As you know, the reason for this is that a West Coast party don't stop. They must get tired out there, and have very patient employers. Joining the party is Eater San Francisco. Early days yet, but I'm hoping the lads from Manhattan will bring a touch of skepticism and irreverence (not wacky, just not reverent) to Bay Area food writing.
Basically, like the Flav says, I can't do nuttin for ya, man. If I worked in a restaurant, I would be "in the weeds" figuratively speaking. Sadly, I do not, and the weeds are literal, and seem be growing through GCWHQ. But Max gets rooty with the Lexis/Nexis, and trawls up a third adulatory NYT profile of St. Alice, this one from 1981, and from Craig Claiborne. Craig spends some newsprint discussing Alice's hands, which are small.
A week full of PHC lies ahead. An MKS knife test-drive, pig roast roundups, pickled domestic doyennes, and which boxer David Chang is like. But the day job beckons, so for now, one of America's leading amateur oenologists tells you how to charm Robert Parker with a mixture of offal and voodoo.*
and evidently, decolletage. To recap, the Daily Mail ran a story about a famous chef almost, but not quite, falling out of her dress. Those ink-stained wretches? Bless their hearts. Tip of the fin to Grambo, who, despite many other responsibilities, is assiduous in patrolling the black cumin beat.
I actually read the thing, though not having a Badthings-sized Dowd jones, I missed the video link.* The article can be, and has been, parsed rather thoroughly. I learned, for instances, that when all else fails, the adjective "lovely" moves any article on Waters forward. You can do this sort of close reading on your own -- the phone call Alice places to her daughter to tell her how lovely pretty the groceries are might be a place for novices to start.
But the more serious question is what is Alice Waters doing? More particularly what is she doing, big as life on the front of the New York Times in 2007?** What was revolutionary in 1977 is commonplace in 2007. Just ask Richard Hell. If Chez Panisse were a New York nightclub, rather than a Bay Area restaurant, it would be CBGB's,and NYU undergrads would be living in its ruins.
Waters's goals are laudable, but Severson makes out her failure to make much progress towards these goals as part of her charm:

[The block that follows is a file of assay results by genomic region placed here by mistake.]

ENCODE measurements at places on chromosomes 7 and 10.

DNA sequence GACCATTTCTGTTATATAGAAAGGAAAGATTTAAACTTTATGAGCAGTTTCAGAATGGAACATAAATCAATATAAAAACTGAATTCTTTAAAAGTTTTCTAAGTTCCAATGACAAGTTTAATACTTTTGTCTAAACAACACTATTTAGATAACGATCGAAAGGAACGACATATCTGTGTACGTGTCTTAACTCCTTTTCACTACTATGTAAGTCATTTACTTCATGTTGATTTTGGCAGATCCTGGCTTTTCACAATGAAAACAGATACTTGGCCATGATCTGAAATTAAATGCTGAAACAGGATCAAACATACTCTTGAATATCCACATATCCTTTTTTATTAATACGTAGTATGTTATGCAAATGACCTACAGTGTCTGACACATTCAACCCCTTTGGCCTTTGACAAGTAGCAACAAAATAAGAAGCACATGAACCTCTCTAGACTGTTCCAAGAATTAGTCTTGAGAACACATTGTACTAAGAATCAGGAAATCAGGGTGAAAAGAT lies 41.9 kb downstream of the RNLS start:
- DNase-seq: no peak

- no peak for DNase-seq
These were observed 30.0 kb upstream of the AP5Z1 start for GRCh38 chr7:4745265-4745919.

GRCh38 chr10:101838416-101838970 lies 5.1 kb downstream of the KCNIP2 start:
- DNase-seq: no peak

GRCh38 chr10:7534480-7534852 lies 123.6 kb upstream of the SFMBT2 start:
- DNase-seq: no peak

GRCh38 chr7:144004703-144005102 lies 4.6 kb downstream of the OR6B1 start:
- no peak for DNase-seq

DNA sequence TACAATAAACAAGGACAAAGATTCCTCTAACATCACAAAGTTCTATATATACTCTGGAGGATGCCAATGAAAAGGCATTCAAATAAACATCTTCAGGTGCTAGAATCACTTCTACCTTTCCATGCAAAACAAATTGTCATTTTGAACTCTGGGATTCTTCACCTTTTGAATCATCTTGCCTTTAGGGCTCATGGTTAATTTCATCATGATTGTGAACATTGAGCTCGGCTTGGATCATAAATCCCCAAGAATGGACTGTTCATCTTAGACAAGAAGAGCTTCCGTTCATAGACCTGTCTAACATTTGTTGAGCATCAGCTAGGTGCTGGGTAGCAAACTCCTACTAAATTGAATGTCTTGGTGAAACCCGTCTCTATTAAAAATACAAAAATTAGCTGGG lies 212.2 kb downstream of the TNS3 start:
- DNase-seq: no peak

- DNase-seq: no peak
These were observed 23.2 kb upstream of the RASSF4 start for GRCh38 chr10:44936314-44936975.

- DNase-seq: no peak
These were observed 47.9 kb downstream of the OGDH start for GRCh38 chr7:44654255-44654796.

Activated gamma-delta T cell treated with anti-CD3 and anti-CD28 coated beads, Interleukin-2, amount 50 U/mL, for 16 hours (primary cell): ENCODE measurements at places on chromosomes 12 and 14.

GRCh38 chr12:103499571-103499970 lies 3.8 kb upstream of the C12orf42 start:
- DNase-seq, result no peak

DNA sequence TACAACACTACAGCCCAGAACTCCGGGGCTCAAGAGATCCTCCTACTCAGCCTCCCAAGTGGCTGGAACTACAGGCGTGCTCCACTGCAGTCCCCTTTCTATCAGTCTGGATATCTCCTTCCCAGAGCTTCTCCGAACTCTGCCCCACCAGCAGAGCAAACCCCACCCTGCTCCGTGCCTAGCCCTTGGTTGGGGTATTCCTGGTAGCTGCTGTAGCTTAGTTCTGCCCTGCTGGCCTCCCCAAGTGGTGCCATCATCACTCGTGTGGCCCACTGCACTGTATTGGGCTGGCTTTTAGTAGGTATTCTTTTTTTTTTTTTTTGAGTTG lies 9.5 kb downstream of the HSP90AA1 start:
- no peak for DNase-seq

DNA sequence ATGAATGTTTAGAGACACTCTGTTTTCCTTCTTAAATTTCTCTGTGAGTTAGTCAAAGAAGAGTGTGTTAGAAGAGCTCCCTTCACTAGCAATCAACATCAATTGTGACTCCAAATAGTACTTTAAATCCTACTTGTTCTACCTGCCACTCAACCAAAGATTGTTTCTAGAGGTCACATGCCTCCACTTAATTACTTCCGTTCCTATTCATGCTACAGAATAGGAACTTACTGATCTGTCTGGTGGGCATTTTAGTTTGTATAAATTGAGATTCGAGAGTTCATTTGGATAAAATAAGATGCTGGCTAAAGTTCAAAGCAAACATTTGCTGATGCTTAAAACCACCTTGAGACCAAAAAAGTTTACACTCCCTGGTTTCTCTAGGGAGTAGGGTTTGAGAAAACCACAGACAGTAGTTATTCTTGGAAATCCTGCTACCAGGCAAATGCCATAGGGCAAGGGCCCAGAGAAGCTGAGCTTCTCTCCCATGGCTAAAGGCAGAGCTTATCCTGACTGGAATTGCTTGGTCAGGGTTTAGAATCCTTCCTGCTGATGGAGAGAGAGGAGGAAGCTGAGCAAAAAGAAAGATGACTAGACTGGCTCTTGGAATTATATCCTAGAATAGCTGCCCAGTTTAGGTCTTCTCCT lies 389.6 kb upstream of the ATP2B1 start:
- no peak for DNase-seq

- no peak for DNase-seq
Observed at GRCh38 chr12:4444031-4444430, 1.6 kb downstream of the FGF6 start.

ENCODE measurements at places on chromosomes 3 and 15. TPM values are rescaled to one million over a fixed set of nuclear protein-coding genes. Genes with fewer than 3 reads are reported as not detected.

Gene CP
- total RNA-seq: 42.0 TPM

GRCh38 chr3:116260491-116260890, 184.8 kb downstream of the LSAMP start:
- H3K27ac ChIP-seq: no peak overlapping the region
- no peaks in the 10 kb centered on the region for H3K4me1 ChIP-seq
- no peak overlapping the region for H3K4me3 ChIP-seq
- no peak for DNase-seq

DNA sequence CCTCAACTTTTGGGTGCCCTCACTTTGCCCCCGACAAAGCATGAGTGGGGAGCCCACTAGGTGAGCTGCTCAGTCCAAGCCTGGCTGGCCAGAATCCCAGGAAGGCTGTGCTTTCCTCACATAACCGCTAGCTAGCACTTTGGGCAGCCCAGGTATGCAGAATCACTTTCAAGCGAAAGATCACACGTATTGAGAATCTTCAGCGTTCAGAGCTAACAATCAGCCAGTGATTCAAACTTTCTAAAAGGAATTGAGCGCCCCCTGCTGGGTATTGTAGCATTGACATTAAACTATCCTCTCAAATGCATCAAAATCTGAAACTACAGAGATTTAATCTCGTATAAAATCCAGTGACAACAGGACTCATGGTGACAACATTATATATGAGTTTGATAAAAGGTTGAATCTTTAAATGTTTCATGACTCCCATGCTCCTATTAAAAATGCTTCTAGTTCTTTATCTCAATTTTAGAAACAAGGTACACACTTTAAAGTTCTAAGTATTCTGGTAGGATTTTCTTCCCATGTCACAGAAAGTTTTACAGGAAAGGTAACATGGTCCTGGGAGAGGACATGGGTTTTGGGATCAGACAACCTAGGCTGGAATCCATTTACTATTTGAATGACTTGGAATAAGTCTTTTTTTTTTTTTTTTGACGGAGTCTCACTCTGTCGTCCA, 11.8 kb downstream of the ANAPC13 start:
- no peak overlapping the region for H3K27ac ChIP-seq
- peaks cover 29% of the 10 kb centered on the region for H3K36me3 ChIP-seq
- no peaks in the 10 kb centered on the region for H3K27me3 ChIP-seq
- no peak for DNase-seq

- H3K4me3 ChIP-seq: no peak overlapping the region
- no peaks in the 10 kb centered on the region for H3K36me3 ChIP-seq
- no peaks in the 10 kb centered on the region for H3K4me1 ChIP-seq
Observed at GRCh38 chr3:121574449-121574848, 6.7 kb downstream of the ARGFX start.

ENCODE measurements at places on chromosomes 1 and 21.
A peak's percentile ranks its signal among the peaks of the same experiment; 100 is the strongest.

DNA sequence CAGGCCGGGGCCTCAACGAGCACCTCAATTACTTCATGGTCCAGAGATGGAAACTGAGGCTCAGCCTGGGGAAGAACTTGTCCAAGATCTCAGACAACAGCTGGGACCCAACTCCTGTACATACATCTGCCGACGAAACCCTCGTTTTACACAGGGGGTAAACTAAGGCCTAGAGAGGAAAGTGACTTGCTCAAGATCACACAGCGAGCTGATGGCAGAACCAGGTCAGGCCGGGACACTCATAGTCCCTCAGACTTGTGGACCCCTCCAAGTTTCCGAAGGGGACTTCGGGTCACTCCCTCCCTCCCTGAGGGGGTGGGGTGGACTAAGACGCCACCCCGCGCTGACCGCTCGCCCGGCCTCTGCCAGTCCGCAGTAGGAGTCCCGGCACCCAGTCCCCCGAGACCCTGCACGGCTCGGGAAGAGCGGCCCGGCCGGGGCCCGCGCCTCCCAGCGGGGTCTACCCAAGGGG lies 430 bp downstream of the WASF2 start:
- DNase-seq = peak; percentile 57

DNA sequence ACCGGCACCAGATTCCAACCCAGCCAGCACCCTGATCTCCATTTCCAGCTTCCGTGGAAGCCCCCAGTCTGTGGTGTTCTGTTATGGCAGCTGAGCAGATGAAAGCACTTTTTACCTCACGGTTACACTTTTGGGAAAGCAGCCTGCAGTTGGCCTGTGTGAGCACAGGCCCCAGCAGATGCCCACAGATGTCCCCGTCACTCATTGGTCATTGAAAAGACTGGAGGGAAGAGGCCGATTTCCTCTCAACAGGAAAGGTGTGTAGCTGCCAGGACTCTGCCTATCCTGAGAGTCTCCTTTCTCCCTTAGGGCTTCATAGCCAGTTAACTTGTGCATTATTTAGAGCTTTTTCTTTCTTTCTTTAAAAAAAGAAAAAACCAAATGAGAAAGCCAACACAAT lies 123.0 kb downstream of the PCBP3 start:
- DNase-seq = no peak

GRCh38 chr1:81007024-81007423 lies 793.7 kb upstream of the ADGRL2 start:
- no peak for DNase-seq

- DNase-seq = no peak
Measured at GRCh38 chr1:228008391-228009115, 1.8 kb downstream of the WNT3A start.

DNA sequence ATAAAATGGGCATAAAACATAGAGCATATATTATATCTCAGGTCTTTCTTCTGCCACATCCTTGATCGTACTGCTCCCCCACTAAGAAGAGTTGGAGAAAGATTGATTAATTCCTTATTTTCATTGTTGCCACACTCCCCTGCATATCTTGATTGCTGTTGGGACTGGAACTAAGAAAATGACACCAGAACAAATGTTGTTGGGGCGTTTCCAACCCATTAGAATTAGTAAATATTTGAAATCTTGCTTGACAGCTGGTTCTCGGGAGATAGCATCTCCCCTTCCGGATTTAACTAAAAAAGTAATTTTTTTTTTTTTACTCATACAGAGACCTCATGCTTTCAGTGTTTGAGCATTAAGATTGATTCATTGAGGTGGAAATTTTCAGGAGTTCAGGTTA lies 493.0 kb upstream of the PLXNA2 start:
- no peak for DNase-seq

If Alice fails, it is our fault for creating such a cruel and harsh world. Reichl chimes in with “She’s relentless in that way
revolutionaries are.” This equation of Waters=Revolutionary is in the headline, and permeates the article. But where is the revolution, televised or no? She runs a popular restaurant in the Bay Area, and has been delivering jeremiads about the need to reform our food supply for years. And evidently, whenever Alice comes west of the Rockies, it's news. This may make her quixotic, and it certainly makes her an institution, and one that has contributed profoundly to changing the way some Americans eat. But it does not make her a revolutionary. You cannot be a revolutionary and an institution at the same time. Revolutionaries make shit happen, and at this point, Waters is kicking against the pricks while resting on her (locally and sustainably grown) laurels.
*I found the video link. I made it to the 49 second mark. How long can you hang on in the Alice Waters Video Rodeo?
**Yes, she does have a new cookbook coming out, the first sans Panisse brand, but if flogging books is the rationale, it suggests a convergence of talk show booking policies and journalism.
The folks at Serious Eats have entrusted me with the momentous responsibility of developing a soup for each week's Sunday Night Football matchup. This week's soup is pho bo, (coming soon). As you know, the foundation of pho bo is a good stock. A good stock needs to simmer. While it simmers, why not catch up with P.J. Stock?
Confidential to "A" in NYC -- I did see the Severson piece!